These are the best foods for heart health

These are the best foods for heart health

These are the best foods for heart health

When it comes to heart health, some factors are beyond your control — like, say, yourself blood type. But other factors are more variable, including your diet.

All from American Heart Association to US Department of Health and Human Services recommends choosing specific foods to maintain a healthy heart. Since heart-healthy foods can reduce other potential cardiovascular problems — like high blood pressure and high cholesterol — they’re worth keeping in mind when planning your weekly meals.

Keep reading to find out what foods to look for and what a heart-healthy diet looks like in general.

These are the best foods for heart health


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What is a heart-healthy diet?

Studies have found two things: foods that are more risky for your heart and foods that make it stronger. Luckily, you won’t get hit by a bunch of curveballs. The best foods for heart health are the ones you probably already consider healthy. Similarly, foods that aren’t exactly heart-healthy are probably already on your radar because they’re not doing your body any favors.

Before we dive in here, let’s say: everything in moderation. Unless you haven’t already you know you have heart problems, you don’t have to cut out any foods or make drastic changes. We’re not saying you can never eat another piece of bacon or open another soda. Instead, being mindful of what a heart-healthy diet looks like can help you include more of these foods in your meals.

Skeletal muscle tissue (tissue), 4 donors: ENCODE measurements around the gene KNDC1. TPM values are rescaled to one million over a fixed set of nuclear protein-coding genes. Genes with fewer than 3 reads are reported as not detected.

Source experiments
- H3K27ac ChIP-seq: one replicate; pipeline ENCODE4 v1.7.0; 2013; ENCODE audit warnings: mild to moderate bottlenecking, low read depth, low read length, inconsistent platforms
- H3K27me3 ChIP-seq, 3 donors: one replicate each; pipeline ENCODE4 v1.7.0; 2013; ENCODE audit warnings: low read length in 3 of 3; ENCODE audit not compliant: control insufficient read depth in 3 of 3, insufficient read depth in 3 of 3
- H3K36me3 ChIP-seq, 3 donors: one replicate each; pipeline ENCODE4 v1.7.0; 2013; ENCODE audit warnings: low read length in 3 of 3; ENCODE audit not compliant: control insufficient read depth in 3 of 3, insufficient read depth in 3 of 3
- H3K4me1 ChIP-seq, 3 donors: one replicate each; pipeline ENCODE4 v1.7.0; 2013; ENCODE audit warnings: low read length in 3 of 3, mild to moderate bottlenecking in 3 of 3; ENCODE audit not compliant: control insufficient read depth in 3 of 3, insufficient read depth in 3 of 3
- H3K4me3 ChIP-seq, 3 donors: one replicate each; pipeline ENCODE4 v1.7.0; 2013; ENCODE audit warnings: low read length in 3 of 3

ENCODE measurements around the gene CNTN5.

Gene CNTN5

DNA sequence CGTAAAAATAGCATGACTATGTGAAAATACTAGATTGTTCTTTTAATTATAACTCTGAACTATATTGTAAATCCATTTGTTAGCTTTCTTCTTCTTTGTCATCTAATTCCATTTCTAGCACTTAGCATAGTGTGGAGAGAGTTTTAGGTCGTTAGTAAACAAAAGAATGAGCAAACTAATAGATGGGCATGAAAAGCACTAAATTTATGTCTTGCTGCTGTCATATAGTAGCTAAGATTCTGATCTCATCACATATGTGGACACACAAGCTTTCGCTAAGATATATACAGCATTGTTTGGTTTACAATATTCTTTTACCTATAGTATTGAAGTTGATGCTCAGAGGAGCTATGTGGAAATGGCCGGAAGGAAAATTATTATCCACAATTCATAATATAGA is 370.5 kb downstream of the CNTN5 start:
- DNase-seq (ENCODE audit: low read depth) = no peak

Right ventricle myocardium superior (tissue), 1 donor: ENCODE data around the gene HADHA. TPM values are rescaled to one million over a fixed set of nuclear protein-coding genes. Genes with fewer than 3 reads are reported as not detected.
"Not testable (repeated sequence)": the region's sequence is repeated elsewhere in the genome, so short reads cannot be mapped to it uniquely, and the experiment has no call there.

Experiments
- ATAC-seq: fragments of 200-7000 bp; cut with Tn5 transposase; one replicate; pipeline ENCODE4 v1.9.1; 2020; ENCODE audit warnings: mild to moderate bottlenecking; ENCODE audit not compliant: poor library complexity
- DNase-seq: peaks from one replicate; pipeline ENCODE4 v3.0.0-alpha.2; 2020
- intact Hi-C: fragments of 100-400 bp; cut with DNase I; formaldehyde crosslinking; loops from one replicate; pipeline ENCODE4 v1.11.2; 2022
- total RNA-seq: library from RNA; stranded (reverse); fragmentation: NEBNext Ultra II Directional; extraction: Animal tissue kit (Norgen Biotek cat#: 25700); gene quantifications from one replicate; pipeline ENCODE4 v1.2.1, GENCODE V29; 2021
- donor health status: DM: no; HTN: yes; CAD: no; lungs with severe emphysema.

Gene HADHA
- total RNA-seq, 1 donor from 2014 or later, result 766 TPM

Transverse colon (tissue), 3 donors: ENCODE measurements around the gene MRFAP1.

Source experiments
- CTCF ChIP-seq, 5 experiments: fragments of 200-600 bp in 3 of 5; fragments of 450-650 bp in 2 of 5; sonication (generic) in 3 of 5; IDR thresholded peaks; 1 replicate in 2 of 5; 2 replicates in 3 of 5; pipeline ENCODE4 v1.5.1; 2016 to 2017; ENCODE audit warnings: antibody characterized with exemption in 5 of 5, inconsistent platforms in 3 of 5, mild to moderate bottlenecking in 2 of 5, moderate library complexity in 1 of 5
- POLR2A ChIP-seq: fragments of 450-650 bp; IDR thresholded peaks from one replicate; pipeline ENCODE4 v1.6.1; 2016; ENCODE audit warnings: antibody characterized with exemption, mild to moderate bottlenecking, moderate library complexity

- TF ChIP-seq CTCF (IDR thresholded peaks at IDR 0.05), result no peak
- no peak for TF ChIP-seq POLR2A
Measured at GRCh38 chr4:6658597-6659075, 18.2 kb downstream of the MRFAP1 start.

Now, let’s talk about the details. According to the AHA and the Department of Health, a heart-healthy diet is rich in:

  • Produce
  • Lean proteins
  • Complex carbohydrates rich in fiber
  • Healthy fats

A diet full of colorful fruits and vegetables, whole grains, and healthy proteins and fats will give your body the fiber, vitamins, and minerals it needs for a healthy heart.

A bright rainbow spectrum of products on the tray.

David Malan/Getty Images

Conversely, if you’re trying to improve cardiovascular health, you want to limit your intake of:

  • Trans fats
  • Saturated fats
  • Processed meat (for example lunch meat, salami and hot dogs)
  • Excess salt
  • Excess sugar
  • Refined carbohydrates (for example, white bread and snacks)
  • red meat
  • Excess alcohol

If many of your favorites are on the less heart-healthy list, don’t panic. You can still include them in your diet (unless your doctor says otherwise). Just make sure these foods don’t take over every meal and try to add as many heart-healthy foods into your day as possible.

Heart healthy food

A person in a long brown dress browses a grocery store.

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If you want to feel good about what your next trip to the store will do for your heart health, you can grab items in these specific categories.

1. Fruits and vegetables

Do you remember the food pyramid from the old days? It was on the trail of something. Your body benefits from eating quite a bit of produce.

This is because vegetables and fruits pack a lot of nutritional value per bite. Bananas and sweet potatoes bring potassium, a key mineral for heart health. Cruciferous vegetables can help prevent clogging of arteries. Leafy vegetables provide fiber that can help lower cholesterol and blood pressure.